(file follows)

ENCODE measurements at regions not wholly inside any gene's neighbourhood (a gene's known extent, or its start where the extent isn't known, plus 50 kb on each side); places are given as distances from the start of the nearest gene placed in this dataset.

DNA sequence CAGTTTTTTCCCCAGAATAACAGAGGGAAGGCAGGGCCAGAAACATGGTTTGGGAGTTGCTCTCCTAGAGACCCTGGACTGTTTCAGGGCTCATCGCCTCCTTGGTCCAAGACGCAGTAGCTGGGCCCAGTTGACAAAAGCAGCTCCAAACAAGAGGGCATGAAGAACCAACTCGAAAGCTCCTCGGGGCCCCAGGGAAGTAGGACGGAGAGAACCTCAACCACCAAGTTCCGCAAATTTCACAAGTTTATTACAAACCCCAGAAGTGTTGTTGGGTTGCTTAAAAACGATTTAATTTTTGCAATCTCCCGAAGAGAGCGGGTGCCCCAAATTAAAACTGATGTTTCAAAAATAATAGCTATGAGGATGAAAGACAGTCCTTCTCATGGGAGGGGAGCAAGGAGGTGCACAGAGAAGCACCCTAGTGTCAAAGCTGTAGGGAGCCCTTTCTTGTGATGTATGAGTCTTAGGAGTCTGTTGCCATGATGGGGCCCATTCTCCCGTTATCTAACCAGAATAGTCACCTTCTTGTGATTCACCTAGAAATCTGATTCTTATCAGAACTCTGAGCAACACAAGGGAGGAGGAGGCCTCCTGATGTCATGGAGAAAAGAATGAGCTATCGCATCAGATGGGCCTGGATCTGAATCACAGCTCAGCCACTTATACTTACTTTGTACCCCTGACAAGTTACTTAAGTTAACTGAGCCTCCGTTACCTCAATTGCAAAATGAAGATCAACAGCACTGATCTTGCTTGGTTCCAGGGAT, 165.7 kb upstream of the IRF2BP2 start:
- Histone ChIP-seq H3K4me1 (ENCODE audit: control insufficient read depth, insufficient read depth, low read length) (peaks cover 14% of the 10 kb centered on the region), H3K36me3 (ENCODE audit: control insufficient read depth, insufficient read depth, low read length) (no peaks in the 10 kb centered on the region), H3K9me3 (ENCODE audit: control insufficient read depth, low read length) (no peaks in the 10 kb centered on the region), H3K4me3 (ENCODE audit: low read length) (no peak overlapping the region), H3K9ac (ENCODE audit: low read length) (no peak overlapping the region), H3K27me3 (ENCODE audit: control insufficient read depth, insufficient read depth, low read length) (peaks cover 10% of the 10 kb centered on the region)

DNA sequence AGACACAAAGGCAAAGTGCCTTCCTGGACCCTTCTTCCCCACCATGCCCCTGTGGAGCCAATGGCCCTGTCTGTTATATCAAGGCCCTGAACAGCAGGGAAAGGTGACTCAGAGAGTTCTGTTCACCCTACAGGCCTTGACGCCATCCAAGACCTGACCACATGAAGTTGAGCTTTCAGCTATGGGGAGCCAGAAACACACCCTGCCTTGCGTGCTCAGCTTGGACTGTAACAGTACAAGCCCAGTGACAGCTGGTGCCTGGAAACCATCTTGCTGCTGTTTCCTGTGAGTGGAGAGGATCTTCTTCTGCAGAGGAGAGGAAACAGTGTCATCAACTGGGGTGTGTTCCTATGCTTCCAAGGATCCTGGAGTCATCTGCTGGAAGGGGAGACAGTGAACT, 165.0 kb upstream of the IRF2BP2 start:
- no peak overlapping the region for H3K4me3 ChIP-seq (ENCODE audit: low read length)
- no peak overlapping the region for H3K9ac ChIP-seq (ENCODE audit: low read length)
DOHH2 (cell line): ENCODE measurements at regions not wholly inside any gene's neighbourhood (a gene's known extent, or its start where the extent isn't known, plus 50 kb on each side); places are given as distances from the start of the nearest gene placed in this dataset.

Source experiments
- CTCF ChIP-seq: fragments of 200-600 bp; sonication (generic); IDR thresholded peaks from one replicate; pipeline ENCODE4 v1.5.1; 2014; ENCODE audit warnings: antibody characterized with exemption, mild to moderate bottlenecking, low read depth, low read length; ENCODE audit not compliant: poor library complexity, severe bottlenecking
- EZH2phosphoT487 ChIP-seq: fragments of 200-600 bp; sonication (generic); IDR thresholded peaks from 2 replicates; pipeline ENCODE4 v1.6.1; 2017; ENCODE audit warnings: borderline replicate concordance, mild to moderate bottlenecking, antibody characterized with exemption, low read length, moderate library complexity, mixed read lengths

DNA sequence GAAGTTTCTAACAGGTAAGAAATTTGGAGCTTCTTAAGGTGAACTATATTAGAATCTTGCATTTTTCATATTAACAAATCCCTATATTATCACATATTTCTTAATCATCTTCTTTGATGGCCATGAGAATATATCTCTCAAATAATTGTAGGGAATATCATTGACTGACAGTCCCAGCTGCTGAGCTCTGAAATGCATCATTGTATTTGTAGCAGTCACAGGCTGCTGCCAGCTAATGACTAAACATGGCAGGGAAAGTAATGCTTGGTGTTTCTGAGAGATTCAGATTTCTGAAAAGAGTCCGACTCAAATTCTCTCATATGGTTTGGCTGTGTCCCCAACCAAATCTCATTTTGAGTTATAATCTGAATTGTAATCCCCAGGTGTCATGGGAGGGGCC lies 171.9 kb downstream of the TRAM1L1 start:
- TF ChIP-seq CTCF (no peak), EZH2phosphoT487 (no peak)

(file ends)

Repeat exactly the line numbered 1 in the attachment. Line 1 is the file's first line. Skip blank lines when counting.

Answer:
ENCODE measurements at regions not wholly inside any gene's neighbourhood (a gene's known extent, or its start where the extent isn't known, plus 50 kb on each side); places are given as distances from the start of the nearest gene placed in this dataset.